How to Vote in the Nov. 8 Illinois General Election: Early Voting, Voting by Mail, Candidates and Polling Places

vote Illinois 2022

On Nov. 8, Illinois voters will cast their ballots in the midterm election for governor, two Illinois Supreme Court justices, state attorney general, all 17 of Illinois’ representatives and other state, local and federal positions. A number of key issues are at stake: abortion rights in the wake of Roe v. Wade being overturned, crime, inflation, gun control and more, and early voting has already begun.

According to Democracy Works – a nonprofit that works to help Americans vote in every election – misinformation and confusion about election procedures have resulted in low voter turnout. The June 28 primary saw turnout down by 26.48% from 2018. Don’t be dissuaded: the time to make your voice heard is now.

Here’s what you need to know about the candidates, early voting, voting by mail and voting on November 8.

Are you eligible to vote?

If you are a U.S. citizen who has resided in Illinois for at least 30 days prior to election day and are at least 18 years of age by Nov. 8, you can vote.

Are you registered to vote?

You need to be registered to vote in Illinois in order to vote in the general election. This can be done ahead of time or the day of. You can check your voter registration status at Rock the Vote.

For voting day registration, you can register at your local polling place. To register, you need two forms of identification, one being your form of ID and one that shows your current address, like a utility bill addressed to you.

Accepted forms of ID:
  – Passport or Military ID
  – Driver’s License or State ID card
  – College/University/School/Work ID
  – Vehicle registration card
  – Lease, mortgage or deed to home
  – Credit or debit card
  – Social Security, Medicare or Medicaid card
  – Insurance card
  – Civic, union or professional membership card
  – LINK/Public Aid/Department of Human Services card
  – Illinois FOID card

Examples of mail addressed to voter that can be used as ID:
  – Bill, Transcript or Report Card from School
  – Bank Statement, Pay Stub or Pension Statement
  – Utility, Medical or Insurance Bill
  – Official mail from any government agency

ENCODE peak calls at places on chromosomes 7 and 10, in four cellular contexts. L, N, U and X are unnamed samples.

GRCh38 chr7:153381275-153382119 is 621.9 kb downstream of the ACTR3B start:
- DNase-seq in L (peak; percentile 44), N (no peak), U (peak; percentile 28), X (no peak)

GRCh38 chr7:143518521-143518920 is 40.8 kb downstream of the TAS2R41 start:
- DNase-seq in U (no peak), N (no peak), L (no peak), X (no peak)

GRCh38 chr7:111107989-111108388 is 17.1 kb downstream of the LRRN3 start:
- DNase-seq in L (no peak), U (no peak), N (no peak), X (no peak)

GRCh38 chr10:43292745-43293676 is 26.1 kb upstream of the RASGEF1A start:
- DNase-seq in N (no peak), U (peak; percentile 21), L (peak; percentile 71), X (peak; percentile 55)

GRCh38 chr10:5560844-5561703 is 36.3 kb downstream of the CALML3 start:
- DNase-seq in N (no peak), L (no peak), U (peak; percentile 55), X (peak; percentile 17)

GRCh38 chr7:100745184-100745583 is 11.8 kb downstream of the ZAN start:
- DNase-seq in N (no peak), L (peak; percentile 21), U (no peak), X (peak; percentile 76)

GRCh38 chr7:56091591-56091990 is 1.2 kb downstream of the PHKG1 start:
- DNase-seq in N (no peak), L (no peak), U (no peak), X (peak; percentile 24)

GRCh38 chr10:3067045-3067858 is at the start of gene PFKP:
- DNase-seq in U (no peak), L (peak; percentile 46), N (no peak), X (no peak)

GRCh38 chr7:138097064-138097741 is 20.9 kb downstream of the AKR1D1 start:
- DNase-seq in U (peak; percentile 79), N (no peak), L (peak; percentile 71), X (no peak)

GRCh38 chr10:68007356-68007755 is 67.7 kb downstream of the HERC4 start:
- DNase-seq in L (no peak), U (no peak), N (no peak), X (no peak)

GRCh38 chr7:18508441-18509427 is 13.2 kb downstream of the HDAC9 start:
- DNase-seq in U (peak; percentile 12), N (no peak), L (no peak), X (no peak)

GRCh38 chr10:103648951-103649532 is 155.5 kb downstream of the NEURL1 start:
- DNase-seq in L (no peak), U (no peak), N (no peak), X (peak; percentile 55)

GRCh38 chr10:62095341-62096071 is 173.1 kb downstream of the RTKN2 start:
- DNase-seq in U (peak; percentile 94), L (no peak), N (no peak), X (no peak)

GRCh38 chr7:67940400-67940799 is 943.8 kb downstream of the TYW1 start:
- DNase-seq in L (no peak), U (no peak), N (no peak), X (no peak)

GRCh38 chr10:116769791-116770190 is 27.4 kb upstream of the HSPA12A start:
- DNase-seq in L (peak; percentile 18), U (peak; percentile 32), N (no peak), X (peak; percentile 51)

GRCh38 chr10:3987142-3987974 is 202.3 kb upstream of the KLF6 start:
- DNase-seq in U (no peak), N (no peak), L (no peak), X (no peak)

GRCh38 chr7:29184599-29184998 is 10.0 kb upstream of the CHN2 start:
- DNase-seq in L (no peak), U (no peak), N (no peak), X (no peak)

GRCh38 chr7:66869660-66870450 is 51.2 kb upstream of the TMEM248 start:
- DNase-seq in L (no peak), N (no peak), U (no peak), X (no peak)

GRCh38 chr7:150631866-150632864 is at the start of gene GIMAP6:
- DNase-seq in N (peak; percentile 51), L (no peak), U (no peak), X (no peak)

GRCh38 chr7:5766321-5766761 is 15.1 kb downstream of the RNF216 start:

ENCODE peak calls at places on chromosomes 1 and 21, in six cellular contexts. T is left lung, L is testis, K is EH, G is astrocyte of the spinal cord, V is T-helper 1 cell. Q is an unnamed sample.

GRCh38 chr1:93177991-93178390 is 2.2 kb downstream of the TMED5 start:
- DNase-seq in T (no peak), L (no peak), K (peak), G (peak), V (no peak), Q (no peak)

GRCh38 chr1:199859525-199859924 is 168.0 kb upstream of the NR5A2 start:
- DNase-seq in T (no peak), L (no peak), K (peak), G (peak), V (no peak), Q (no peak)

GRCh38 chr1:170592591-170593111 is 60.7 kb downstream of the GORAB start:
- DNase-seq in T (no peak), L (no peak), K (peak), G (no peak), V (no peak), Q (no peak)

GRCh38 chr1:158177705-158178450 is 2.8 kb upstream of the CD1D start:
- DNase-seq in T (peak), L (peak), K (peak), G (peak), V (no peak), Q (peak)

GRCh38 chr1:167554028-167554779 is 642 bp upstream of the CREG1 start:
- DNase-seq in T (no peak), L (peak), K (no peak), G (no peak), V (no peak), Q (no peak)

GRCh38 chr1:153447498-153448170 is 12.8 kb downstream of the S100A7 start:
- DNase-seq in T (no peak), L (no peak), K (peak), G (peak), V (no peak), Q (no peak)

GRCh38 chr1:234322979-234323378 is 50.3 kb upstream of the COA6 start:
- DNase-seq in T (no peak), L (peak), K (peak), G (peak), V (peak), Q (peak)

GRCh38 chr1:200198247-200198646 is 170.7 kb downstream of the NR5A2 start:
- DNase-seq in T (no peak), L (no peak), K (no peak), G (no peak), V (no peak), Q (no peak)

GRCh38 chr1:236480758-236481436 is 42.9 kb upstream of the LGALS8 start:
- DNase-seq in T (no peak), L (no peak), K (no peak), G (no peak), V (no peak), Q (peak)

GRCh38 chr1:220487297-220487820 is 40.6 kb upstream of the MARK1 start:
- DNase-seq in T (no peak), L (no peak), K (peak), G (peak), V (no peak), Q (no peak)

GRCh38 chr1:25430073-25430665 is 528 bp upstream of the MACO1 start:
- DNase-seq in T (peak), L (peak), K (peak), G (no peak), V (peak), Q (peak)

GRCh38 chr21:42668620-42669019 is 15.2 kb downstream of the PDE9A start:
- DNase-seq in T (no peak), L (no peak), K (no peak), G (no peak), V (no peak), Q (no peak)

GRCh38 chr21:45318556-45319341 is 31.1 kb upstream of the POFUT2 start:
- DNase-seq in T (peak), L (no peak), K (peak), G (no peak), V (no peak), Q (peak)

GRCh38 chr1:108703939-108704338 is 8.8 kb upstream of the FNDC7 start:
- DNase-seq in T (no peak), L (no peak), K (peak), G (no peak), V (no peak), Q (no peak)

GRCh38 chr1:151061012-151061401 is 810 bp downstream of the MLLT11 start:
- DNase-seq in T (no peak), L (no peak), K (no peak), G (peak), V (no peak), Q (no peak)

Where is my polling place?

Find your polling place through the links below, based on your residency:

Who are the candidates?

It depends on your county and city, but in addition to electing representatives in the U.S. House, Illinois residents will also vote for governor. You can see who will be on your ballot at Ballotpedia.

Republican Daren Bailey is running against incumbent Governor J.B. Pritzker, a Democrat, who is also seeking reelection this year. You can read where they stand on issues in this recent Q&A with Chicago Sun-Times.

For more on candidates and where they stand, read WTTW’s guide or check On the Issues.

How to vote by mail

Anyone can vote by mail, but you must have applied to do so by Nov. 3 for this election. Ballots need to be sent on or before Nov. 8, and will come with a postage-paid envelope so voters can mail for free. You can also deliver it personally to your Election Board, or drop in a designated ballot box in your county.

Apply to vote by mail:

How to vote early

Early voting has begun and ends on Nov. 7.

Find your early voting site:

Voting on Nov. 8

To vote on Election Day at your local polling place, bring an acceptable form of ID. An ID is not required in most cases if you are registered to vote already, but you will need to show one form of ID if an election judge challenges your right to vote. 

What if you have trouble registering or voting?

Contact the Election Protection hotline at 866-OUR-VOTE, led by the Lawyers’ Committee for Civil Rights Under Law.

Where can you find election results?

Most media outlets will have real-time results, and of course your local news channel will be broadcasting all day with updates. You can also find results at Politico along with their predicted results for the race.

How to Help:

Consider becoming a poll worker — these individuals are essential to helping elections run fairly and smoothly.

To be a poll worker in Illinois:

  • You must be registered to vote in Illinois
  • You must be at least 18 years of age
  • Political affiliation required
  • Term requirement of 2 years
  • You will be entitled to compensation
  • You must be a resident of the precinct for the 30 days before the election
  • You must complete the required training
  • Students with citizenship who are juniors or seniors in good standing enrolled in a public or private secondary school; may work with written permission from a parent or guardian and school principal and must have a cumulative GPA of 3.0

Learn more by contacting your Board of Elections.


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